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Tips and advice on learning Bulgarian

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Bo

Postby Bo » Thu Oct 19, 2006 5:47 am

Cookoid_0 wrote: I have a question about the use of "Zdravei". This is the informal form I understand but when is the use of this form appropriate. I remember from studying french at school there is some similar formal/informal form. What would be the appropriate form for me to address an older person in the village, or the village mayor?


Yes, you are correct. The informal is Zdravey, the formal (as in your example with French when addressing someone formally) would be Zdraveyte. However, a simple Dobar Den would suit both occasions.

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scot47
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Postby scot47 » Thu Oct 19, 2006 6:37 am

When to use formal and when to use informal ?

It gets complicated but generally :
To children, people you are on first-name terms with, family and friends - FAMILIAR ( ie 'thou')

To strangers, adults, those in a position of authority - FORMAL ( ie 'you')

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Chippy
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Postby Chippy » Thu Oct 19, 2006 9:24 am

......... just bought the CD's from Melly. I was embarrased by my lack of Bulgarian last time I went over. My language skills are getting worse. I reckon there are so many interesting people in the villag where I have a place and it would be at least good to have the simplest of conversations.

I am going to go for it over the winter period. Here goes!

Chippy

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Phreddy
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Postby Phreddy » Sat Dec 29, 2007 4:33 am

Strong I have found a sentence that says: I have a strong headache: Imam cilina glavabulna
Please ignore any spelling mistakes, I am away from the book. The real question is can I use the 'strong' word as say 'cilino dete' strong child or cilina jena, strong woman and does this say woman or child capable of hard work, lifting heavy loads.

The reason that I ask is that the English use of the sentence should be a 'bad' headache, not a 'strong' one.


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skaviva
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Postby skaviva » Sat Dec 29, 2007 7:13 am

Languages are never completely logical; so, yes, we say "a strong headache".

Oracle

Postby Oracle » Sat Dec 29, 2007 8:50 am

Yes, but what is meant in BG by a strong headache is exactly a bad one in English. It's not that languages are not logical. Indeed, they are supremely so. It is that languages do not translate literally :lol:

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Postby Phreddy » Thu Jan 03, 2008 4:59 am

Thank you both, it wasn't that I didn't understand the headache, just if it was the same strong.

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Postby mastylo » Thu Jan 03, 2008 8:18 am

Oracle wrote: It's not that languages are not logical. Indeed, they are supremely so.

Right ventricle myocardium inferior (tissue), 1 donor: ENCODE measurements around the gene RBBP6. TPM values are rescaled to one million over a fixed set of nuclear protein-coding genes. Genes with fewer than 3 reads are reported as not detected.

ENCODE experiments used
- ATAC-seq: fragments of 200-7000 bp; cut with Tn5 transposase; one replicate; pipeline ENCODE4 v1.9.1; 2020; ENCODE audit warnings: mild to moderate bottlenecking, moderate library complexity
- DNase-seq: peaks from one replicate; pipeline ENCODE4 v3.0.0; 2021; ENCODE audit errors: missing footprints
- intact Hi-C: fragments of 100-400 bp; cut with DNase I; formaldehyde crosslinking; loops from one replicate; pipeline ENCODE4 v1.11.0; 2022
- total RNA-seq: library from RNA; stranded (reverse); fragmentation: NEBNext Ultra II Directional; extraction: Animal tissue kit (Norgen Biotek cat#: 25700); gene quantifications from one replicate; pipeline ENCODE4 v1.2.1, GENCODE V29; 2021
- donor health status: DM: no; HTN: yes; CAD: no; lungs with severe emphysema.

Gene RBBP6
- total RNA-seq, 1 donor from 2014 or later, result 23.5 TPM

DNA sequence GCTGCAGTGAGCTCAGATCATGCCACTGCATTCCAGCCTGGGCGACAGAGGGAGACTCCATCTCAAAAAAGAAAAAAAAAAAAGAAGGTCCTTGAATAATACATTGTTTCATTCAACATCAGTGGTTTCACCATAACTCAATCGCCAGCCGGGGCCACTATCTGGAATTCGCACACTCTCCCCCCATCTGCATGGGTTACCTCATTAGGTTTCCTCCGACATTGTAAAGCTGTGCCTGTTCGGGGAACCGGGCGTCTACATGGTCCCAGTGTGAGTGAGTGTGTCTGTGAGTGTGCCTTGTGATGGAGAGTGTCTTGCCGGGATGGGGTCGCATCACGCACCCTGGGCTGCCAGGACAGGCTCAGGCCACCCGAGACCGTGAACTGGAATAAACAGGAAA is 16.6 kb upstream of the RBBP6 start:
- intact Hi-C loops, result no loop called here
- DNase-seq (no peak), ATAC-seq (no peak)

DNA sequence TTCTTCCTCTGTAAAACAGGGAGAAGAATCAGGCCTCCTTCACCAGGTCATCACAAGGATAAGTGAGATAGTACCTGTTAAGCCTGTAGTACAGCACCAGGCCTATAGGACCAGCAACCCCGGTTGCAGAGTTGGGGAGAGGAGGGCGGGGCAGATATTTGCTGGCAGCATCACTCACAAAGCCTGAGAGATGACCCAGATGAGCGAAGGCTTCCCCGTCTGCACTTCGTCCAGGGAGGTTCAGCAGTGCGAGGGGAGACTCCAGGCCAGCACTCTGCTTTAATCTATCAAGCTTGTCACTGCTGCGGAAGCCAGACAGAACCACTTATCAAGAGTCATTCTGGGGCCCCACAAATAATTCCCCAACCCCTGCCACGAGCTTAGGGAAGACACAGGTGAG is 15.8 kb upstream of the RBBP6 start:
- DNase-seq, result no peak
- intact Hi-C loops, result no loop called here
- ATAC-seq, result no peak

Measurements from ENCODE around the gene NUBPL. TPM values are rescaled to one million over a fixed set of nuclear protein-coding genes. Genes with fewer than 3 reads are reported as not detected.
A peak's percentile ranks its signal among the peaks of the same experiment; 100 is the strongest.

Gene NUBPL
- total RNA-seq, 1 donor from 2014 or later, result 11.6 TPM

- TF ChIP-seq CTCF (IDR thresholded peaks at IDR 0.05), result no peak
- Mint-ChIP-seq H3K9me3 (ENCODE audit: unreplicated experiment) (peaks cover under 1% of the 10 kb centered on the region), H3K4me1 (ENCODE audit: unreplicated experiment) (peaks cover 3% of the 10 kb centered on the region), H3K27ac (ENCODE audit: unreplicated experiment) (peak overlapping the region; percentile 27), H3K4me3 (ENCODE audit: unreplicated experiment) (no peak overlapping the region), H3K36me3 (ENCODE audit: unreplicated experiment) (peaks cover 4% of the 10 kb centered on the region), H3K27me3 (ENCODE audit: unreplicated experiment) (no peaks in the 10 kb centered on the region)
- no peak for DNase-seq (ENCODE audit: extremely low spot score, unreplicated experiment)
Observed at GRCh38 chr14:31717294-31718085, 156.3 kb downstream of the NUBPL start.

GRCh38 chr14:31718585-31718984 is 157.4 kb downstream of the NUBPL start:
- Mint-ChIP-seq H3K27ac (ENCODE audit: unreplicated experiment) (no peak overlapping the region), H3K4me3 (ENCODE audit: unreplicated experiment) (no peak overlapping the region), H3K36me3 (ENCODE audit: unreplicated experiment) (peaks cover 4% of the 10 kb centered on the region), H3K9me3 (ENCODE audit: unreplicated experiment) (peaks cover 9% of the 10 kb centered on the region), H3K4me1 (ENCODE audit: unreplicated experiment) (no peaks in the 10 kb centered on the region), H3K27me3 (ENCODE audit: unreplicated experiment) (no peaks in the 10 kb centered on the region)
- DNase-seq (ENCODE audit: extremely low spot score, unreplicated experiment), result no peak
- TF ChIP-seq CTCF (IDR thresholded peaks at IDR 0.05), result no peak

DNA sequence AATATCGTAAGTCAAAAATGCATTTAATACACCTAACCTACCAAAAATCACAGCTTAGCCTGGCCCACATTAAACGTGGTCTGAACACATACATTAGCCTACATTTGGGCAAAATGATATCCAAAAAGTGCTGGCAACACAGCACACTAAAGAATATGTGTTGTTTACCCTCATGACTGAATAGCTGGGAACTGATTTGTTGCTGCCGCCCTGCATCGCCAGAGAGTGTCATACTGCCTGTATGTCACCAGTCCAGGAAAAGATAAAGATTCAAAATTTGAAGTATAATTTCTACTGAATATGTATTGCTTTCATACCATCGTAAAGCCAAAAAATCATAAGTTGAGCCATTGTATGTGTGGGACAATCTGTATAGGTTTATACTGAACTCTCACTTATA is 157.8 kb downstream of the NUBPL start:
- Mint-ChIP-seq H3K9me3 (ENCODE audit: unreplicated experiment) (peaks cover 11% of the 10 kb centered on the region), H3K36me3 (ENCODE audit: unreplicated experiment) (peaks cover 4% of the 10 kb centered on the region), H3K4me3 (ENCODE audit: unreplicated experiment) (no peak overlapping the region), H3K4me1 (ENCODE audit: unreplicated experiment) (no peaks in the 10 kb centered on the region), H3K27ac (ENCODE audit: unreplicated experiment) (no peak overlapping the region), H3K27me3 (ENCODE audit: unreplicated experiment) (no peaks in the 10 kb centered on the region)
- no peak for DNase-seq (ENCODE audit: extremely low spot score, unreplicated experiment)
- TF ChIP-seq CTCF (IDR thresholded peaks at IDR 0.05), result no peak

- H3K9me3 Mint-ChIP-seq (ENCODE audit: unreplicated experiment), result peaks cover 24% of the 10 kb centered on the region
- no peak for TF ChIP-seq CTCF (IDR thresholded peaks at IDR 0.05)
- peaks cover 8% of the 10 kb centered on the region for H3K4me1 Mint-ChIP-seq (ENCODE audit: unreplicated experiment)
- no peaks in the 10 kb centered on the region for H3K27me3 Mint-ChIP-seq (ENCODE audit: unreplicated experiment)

And the most logical thing in Bulgarian is that almost each grammar rule has exceptions :lol: Irregularity is the supreme logic here. :lol:

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scot47
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Postby scot47 » Thu Jan 03, 2008 11:45 am

Logic ? One of the funniest questions I heard from a learner was this :-
'Where do you live ?" in English is 4 words. However in Bulgarian it is "Kude zhiveyesh ?" Two words.

What happened to the missing two words ?

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Postby skippiebg » Mon Feb 25, 2008 6:28 pm

scot47 wrote:'Where do you live ?" in English is 4 words. However in Bulgarian it is "Kude zhiveyesh ?" Two words.

What happened to the missing two words ?


As you may have guessed, the two remaining words are _inflected_ (a grammatical word, sorry!) to do the job of the missing two. Easier _felt_ than explained, but I'll have a go, not least because one has to know a bit of the theory in order to develop gut sense:-

- "kude" means "where" and remains uninflected (in its "pure" form);

- "zhiveesh" derives from inflecting the noun "zhivot" (life) into "zhiveene" ("living") and the verb "zhiveya" ("I live"). Putting "zhiveya" into the second person singular gives you "zhiveesh". (The polite form is "zhiveete" which is, as we know [!?], the same as the second person plural.)

In any case, since literal translation is silly (try Babel Fish and you'll see what I mean), "where do you live" is not really the equal of "kude zhiveesh". "Where livest thou" comes a bit closer (the otherwise ungrammatical neologism "where livestthou" is in fact it!). The literal rendering of "where do you live" in Bulgarian would be the meaningless and puzzling "kude pravi ti zhivot". Render _that_ back into English and you get the meaningless and puzzling "where make you life".

Bulgarian thankfully has little so-called case inflection (like for instance Russian with six cases, Serbian and Ukrainian with seven and Estonian and Finnish with upwards of 14!!!).

But Bulgarian verbs are bl**dy complex!


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